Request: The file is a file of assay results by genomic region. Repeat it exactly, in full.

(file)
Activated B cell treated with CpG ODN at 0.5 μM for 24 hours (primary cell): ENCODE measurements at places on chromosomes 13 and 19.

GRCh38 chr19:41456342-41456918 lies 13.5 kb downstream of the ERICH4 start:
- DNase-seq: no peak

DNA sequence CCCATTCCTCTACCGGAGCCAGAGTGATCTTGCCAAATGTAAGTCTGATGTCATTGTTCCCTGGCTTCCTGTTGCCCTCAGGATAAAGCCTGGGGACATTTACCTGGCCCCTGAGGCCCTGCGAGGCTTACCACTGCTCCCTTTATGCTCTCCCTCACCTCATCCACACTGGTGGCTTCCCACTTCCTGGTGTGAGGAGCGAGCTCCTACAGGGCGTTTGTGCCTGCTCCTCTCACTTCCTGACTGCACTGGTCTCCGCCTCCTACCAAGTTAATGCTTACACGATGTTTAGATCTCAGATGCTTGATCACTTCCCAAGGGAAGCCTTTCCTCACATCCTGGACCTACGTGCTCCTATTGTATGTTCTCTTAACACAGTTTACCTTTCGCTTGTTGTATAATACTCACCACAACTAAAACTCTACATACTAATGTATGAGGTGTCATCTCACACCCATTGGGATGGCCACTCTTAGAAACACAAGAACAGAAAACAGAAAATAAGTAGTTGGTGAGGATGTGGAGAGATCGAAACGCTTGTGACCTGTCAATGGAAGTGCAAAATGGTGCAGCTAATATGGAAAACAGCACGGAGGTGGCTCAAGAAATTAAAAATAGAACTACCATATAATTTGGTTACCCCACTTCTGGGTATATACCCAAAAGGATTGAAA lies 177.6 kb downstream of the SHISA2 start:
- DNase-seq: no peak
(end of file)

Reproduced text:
Activated B cell treated with CpG ODN at 0.5 μM for 24 hours (primary cell): ENCODE measurements at places on chromosomes 13 and 19.

GRCh38 chr19:41456342-41456918 lies 13.5 kb downstream of the ERICH4 start:
- DNase-seq: no peak

DNA sequence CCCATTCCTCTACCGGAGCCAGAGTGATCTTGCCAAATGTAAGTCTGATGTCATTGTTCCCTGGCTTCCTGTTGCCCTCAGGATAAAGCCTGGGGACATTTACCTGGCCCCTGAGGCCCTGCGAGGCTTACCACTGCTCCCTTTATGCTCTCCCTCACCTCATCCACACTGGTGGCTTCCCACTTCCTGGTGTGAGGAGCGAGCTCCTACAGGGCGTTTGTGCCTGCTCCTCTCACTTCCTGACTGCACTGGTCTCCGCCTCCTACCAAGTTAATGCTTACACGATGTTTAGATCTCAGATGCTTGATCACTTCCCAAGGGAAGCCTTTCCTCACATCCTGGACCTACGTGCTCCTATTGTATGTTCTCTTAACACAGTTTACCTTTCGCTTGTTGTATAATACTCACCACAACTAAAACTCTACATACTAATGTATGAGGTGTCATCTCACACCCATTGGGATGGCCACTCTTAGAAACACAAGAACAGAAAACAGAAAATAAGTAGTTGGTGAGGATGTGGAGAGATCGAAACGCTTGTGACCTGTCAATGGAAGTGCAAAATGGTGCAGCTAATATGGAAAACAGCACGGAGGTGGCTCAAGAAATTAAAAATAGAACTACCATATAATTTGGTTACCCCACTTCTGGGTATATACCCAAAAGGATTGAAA lies 177.6 kb downstream of the SHISA2 start:
- DNase-seq: no peak